Editorial: Adrift, Sac Metro Chamber wanes as a regional force

To build its future, Sacramento needs an effective, respected and regionally minded chamber of commerce. Sadly, in recent years, the Sacramento Metropolitan Chamber of Commerce has been drifting. Too often its leadership has picked needless fights with potential partners, missing opportunities to collaborate on behalf of a stronger business climate.

The Metro Chamber’s problems have stacked up since 2012:

The issue isn’t just Niello, whom the Metro Chamber hired in late 2011. It’s a board and a staff that too often are unnecessarily antagonistic.

The decision to spend $15,000 in county money to bring pro-sprawl advocate Joel Kotkin to town – with Metro Chamber Chair Martha Lofgren later defending the decision – is a symptom of a problem that goes beyond Niello and the team he has created.

The chamber can claim some successes in recent years. It has worked to identify and elevate young business leaders in the region. It has pressed the Sacramento City Council to make its codes and ordinances less burdensome to local businesses.

Yet since Mahood left, the chamber has named three CEOs, and none of them were chosen to provide lasting leadership. Niello is expected to step down in the next year. He’s had a distinguished career as a state assemblyman and Sacramento County supervisor, and we wish him the best in his future endeavors.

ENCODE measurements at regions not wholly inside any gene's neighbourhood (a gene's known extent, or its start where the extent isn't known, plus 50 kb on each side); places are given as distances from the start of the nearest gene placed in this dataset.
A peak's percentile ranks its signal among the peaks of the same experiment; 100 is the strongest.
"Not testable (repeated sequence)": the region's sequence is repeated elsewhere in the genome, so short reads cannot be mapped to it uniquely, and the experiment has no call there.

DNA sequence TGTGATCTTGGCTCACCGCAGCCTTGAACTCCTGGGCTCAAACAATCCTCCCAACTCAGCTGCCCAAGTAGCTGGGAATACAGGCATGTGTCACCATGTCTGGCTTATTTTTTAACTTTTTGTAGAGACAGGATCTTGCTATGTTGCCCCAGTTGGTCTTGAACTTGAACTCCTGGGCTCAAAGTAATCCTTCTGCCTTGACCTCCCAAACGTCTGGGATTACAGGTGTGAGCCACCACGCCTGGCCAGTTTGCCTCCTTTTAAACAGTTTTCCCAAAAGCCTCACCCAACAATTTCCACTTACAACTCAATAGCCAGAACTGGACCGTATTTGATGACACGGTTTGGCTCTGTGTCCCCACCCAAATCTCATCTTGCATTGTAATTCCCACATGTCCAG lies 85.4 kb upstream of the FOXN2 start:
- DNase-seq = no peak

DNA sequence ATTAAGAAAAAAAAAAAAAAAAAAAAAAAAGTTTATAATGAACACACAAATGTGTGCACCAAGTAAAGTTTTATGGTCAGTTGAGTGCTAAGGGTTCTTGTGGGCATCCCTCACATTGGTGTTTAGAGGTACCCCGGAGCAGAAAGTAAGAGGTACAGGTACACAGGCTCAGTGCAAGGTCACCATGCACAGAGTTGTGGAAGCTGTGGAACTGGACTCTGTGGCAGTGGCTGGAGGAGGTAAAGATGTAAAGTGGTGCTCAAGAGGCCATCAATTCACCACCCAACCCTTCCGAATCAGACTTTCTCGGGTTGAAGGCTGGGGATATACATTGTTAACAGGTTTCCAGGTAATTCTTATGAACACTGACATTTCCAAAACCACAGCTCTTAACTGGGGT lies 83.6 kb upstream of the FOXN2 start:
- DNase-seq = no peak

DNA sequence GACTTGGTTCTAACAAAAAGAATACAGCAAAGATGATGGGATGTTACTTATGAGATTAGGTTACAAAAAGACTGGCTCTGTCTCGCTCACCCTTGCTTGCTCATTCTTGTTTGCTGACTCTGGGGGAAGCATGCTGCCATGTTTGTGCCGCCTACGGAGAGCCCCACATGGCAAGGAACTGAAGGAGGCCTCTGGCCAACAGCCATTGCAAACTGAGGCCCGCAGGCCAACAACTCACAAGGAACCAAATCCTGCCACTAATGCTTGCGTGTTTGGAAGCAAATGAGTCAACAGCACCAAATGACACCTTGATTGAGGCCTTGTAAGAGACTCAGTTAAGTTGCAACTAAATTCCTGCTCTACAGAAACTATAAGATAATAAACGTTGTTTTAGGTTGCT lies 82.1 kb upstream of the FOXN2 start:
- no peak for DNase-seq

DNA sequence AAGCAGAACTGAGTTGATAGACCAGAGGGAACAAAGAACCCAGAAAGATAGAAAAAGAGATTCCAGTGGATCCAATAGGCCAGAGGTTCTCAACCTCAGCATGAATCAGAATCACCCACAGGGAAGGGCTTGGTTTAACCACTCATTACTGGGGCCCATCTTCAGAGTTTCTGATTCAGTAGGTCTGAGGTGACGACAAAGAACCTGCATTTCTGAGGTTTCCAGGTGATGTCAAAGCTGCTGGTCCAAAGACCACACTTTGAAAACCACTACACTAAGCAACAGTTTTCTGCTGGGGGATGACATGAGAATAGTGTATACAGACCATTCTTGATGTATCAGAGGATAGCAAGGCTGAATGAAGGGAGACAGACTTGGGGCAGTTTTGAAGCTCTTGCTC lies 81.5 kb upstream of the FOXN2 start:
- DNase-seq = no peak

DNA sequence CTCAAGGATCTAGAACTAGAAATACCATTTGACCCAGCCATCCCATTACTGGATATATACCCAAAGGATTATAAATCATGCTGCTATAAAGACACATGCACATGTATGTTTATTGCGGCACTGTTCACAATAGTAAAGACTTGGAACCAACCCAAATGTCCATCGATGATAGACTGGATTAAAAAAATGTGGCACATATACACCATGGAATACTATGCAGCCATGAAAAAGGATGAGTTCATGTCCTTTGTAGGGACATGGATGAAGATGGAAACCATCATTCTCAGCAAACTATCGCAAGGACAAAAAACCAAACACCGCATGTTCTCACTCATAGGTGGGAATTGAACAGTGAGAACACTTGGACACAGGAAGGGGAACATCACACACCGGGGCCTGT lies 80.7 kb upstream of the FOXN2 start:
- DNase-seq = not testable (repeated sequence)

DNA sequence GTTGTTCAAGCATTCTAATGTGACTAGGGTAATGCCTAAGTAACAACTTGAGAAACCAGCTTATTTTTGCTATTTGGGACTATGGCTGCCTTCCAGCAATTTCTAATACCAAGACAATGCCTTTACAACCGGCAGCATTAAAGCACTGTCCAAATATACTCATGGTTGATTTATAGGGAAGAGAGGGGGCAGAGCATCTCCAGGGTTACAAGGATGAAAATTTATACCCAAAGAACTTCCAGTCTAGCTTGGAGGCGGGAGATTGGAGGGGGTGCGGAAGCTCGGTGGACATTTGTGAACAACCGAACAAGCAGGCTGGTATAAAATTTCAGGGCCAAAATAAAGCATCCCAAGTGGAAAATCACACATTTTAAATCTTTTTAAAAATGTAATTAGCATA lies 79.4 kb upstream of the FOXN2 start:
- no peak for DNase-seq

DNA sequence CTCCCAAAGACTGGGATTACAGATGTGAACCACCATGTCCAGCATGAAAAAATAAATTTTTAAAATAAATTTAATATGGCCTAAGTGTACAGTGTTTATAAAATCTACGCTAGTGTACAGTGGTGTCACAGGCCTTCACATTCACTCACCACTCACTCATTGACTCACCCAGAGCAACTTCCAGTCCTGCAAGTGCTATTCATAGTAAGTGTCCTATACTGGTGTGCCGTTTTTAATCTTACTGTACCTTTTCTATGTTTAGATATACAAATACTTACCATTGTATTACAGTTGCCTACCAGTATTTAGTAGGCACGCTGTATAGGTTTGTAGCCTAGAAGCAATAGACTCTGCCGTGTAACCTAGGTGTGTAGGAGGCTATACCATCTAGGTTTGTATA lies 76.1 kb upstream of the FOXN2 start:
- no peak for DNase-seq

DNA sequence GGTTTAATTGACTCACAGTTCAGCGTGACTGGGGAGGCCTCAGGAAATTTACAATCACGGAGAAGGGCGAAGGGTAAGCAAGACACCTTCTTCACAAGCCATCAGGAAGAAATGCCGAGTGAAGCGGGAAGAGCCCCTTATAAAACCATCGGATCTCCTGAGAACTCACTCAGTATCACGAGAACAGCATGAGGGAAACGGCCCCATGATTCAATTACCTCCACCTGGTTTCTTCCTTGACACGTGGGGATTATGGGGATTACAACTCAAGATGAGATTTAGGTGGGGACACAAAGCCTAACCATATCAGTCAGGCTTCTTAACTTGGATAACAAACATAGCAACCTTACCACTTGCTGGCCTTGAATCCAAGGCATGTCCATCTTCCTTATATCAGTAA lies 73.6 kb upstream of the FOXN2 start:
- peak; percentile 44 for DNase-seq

The choice of his successor, however, will say much on whether the Metro Chamber board wants to repeat recent mistakes or choose a leader who is more collaborative and bipartisan.

Many of this nation’s most vibrant metropolitan regions have highly effective chambers of commerce, building alliances with arts, science and cultural groups, and getting help from those groups in pursuit of business-friendly policies. Denver is one such region. Sacramento deserves the same opportunity to thrive.

With a smart decision on its next CEO, the chamber can again become the respected regional player it needs to be.